Saturday, November 3, 2012

No sacrifices to volcanoes involved

The other day I went to Port City Java to write. Yes, I do have a home office, with bookshelves covering one wall and a comfortable chair. But sometimes I go to Port City Java to write. On days when I think there's a real danger I'll take a nap, for example. Or days when sitting alone in an empty house typing gets on my nerves.

The PCJ on Racine has several small tables, a couple of sitting areas separated by a big sheet of glass with water running down it I think is supposed to be a fountain, and one long, narrow table that seats twelve for study groups from nearby UNCW (or any other groups for that matter). One end of this table butts up against the wall, and my spot for writing is the last seat, right against the wall, facing toward the windows (which I can't really see because of that sheet-of-glass-with-water thing). I don't really want to look out the windows, I face them to keep the glare off my screen. If someone else is in 'my' spot, I'll take up station on the same side of the long table but two seats over.
Before I get my coffee I set up my camp. Power cord in outlet; backup flash drive plugged into USB slot; big honking studio can headphones jacked in; wireless mouse turned on; notes, reference materials, pad with pen laid out; baseball cap on keyboard.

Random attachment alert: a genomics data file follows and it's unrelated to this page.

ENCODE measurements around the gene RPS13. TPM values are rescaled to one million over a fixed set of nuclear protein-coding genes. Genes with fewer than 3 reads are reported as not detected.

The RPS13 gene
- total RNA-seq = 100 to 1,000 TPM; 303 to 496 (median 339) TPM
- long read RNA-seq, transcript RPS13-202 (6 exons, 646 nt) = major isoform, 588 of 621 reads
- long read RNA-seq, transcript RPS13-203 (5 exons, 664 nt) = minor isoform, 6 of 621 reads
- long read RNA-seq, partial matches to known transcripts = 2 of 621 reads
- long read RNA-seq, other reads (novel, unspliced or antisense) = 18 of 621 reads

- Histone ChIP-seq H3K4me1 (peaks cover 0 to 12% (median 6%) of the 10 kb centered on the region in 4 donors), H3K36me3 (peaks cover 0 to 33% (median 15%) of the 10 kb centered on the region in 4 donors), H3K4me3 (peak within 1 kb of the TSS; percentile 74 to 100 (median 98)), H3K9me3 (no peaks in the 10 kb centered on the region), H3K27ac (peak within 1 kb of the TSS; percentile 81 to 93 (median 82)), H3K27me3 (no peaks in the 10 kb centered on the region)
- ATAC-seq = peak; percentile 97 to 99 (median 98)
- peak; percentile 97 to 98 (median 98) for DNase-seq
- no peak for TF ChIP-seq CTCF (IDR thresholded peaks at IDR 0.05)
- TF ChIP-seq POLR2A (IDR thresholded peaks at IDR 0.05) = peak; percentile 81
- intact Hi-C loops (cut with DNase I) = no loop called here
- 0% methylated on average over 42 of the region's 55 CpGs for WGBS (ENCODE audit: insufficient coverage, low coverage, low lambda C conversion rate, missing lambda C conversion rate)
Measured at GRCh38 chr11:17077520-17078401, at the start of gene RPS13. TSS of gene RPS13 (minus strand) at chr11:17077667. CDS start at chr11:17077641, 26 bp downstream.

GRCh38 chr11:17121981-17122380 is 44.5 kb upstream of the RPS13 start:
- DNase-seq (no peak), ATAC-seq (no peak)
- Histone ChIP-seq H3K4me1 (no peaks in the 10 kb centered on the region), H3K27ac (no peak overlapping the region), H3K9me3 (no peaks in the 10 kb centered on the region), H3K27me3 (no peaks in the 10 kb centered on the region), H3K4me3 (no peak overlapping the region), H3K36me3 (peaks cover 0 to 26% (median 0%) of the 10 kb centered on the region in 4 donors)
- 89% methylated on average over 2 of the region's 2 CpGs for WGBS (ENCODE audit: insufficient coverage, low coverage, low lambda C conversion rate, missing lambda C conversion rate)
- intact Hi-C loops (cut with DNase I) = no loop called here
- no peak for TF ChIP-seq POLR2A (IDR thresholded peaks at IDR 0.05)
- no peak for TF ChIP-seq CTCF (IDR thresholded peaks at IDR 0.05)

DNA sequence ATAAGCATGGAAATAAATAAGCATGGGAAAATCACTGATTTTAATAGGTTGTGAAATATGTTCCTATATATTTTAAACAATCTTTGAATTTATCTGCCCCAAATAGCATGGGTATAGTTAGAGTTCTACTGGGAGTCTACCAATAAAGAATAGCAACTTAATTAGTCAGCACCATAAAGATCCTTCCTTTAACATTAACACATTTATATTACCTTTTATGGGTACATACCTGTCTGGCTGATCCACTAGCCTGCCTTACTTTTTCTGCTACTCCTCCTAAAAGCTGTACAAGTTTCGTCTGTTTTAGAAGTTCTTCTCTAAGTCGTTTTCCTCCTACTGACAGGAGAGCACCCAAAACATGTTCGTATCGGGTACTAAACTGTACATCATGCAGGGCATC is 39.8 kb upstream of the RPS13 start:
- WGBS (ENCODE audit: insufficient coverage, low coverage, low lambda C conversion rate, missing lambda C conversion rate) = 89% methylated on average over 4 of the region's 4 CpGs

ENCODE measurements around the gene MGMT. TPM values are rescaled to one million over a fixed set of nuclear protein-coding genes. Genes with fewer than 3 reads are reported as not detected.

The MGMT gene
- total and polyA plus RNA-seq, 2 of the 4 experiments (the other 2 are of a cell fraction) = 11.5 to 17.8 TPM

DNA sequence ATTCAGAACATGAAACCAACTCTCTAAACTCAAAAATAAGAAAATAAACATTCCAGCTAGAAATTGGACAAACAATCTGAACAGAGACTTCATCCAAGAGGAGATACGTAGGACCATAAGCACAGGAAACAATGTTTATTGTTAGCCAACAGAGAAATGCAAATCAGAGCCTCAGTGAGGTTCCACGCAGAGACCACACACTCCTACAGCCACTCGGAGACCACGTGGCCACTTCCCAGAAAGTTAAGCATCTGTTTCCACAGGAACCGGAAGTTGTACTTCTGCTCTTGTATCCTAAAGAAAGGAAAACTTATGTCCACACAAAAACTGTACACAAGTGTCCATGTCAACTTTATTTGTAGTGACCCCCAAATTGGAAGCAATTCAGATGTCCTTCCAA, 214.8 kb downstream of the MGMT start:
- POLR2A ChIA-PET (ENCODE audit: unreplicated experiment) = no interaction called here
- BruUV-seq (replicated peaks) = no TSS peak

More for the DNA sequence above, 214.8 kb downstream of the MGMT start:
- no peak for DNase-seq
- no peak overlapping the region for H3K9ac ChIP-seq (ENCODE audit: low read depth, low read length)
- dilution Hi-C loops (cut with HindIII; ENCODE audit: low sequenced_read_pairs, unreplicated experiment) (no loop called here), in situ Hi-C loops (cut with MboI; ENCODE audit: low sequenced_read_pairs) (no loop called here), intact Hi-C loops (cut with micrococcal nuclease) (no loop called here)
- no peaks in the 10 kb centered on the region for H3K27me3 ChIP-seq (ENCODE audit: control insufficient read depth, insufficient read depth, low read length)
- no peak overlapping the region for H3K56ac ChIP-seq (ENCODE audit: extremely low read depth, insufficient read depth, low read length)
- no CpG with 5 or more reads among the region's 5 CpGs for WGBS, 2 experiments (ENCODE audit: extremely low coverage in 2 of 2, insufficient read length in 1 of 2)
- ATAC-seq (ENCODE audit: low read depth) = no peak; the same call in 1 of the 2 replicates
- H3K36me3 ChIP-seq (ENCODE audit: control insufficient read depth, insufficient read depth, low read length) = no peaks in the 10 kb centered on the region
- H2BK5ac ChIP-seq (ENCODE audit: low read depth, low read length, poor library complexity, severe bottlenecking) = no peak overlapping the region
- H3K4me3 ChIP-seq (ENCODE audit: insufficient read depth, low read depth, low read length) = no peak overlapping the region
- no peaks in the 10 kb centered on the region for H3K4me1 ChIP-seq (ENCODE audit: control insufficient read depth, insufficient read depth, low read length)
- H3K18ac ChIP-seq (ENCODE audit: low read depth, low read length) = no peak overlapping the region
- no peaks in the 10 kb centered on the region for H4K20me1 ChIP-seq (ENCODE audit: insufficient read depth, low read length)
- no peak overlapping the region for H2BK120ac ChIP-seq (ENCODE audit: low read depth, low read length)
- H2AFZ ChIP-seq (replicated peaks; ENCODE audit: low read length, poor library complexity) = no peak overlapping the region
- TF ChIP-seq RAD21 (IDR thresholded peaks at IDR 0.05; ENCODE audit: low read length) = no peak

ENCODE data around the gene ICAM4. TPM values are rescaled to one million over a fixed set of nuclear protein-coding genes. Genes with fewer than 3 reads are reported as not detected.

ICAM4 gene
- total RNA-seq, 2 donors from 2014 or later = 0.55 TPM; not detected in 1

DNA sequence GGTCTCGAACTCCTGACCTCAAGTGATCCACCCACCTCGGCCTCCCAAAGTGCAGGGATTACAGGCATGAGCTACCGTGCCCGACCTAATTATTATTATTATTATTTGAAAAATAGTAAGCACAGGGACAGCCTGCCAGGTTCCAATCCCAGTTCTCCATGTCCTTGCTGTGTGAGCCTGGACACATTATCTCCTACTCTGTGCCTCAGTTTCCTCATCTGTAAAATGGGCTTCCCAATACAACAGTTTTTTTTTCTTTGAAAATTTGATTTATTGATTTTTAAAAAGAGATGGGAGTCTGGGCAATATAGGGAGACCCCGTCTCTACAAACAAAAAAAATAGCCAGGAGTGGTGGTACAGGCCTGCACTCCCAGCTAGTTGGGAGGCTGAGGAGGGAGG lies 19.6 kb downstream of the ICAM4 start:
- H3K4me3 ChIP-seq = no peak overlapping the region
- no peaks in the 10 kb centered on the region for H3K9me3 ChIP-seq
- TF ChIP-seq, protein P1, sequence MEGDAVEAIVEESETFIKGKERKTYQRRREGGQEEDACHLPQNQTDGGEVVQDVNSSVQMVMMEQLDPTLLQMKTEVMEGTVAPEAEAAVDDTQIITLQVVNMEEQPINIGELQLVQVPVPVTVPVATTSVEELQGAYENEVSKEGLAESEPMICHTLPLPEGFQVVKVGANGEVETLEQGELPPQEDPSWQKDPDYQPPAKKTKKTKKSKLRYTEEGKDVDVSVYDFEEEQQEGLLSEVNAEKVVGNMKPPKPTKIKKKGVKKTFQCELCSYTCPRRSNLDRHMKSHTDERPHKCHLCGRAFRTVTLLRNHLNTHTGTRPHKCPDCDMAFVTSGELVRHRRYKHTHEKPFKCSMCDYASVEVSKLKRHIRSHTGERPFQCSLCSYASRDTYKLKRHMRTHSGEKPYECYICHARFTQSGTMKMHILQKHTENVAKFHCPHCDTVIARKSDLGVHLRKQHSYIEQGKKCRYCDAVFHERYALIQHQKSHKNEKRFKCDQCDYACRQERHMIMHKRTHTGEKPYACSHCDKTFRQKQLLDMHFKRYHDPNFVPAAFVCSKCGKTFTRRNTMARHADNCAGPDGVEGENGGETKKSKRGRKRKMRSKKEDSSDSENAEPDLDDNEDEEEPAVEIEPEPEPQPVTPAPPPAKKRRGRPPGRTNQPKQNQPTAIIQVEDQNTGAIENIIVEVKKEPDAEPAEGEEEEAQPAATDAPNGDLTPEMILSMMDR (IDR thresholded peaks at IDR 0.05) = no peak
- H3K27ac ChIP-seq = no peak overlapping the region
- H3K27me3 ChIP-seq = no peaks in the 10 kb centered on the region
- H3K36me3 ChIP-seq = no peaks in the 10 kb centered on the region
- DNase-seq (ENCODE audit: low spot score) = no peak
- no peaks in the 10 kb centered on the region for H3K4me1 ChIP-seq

Then I get my coffee. Twelve ounces of the lightest brew they have in a house ceramic mug with two packs of raw sugar.
Back in my chair I fire up the laptop; confirm I turned the mouse on (I hate the touch pad); put on my cap with the brim pulled low so all I can see are my screen and keyboard; settle my really too large but they were a gift from my son headphones over my ears; launch Pandora; and consider what I'm going to write.

I can write without the mouse. I can write without the headphones, though with my ADD it's hard to filter out conversations around me. I can write without the baseball cap, though it's even harder to ignore the world when I can see it. I can certainly write without the coffee, which usually goes cold at my elbow. I can even write when I've forgotten my reference materials, using AAAAA and BBBBB as placeholders for names or factoids I'm not sure of. Without the power cord I can write for two hours and fifteen minutes. Heck, I can even write without the computer – wrote with pen and paper for years before I could afford one (all the baristas are students, I can always borrow a pen and paper). And I know I look like a fussy old man puttering around getting everything just so before I sit down. So why do it?

Because all that nerdy flutter is my tea ceremony, my centering ritual to focus my mind and settle myself so that I can write. The word ritual can conjure images of chanting monks, or priestesses carving the air with silver knives, or cups of blood, or ancient figures muttering over smoldering herbs and bubbling cauldrons. (No, wait; that last one's me cooking.) But the truth is many of us have little rituals; things we do as part of dealing with the world around us or the world inside our heads. Most of us never notice our rituals; but we do feel 'off' or annoyed when they're missing.
I write 20-30% more words per hour at Port City Java when I've performed the camping ritual. Annoying as I may be to everyone else in the coffee shop, I'm not going to stop anytime soon.